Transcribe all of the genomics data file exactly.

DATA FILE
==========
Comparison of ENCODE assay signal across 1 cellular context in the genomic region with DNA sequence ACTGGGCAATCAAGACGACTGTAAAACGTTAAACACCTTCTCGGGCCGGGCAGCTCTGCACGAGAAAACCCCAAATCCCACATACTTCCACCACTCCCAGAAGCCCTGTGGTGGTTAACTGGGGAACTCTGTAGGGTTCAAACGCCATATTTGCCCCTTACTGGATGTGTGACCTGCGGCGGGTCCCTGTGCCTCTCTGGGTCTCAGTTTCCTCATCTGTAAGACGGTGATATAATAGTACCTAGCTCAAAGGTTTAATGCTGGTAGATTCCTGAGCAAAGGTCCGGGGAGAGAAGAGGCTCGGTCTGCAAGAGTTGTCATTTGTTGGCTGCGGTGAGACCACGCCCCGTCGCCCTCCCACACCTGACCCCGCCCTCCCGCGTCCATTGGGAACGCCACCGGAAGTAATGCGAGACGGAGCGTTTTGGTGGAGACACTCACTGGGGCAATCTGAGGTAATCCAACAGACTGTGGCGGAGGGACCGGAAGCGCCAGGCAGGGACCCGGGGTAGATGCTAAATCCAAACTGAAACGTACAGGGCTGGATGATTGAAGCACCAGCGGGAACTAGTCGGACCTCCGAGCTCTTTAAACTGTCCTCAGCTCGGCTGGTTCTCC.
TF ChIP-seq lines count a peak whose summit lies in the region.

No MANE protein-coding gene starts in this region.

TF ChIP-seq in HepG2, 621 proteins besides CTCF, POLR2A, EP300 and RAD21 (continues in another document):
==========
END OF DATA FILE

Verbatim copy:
Comparison of ENCODE assay signal across 1 cellular context in the genomic region with DNA sequence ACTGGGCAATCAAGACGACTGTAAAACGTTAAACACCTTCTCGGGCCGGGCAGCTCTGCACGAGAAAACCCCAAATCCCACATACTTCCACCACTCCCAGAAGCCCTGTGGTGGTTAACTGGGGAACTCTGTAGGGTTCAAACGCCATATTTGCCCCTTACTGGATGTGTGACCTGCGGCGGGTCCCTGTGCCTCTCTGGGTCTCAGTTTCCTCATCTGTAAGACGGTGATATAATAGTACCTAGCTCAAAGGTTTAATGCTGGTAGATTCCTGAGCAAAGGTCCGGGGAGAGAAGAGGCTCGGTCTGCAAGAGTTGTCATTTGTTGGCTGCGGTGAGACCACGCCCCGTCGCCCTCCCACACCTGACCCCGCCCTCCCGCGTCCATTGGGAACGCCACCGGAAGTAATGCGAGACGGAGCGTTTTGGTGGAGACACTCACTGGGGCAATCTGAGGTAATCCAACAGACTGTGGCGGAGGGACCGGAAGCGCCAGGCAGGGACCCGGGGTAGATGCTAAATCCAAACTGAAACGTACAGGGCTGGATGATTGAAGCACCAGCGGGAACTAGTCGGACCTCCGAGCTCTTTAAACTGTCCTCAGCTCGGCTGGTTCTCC.
TF ChIP-seq lines count a peak whose summit lies in the region.

No MANE protein-coding gene starts in this region.

TF ChIP-seq in HepG2, 621 proteins besides CTCF, POLR2A, EP300 and RAD21 (continues in another document):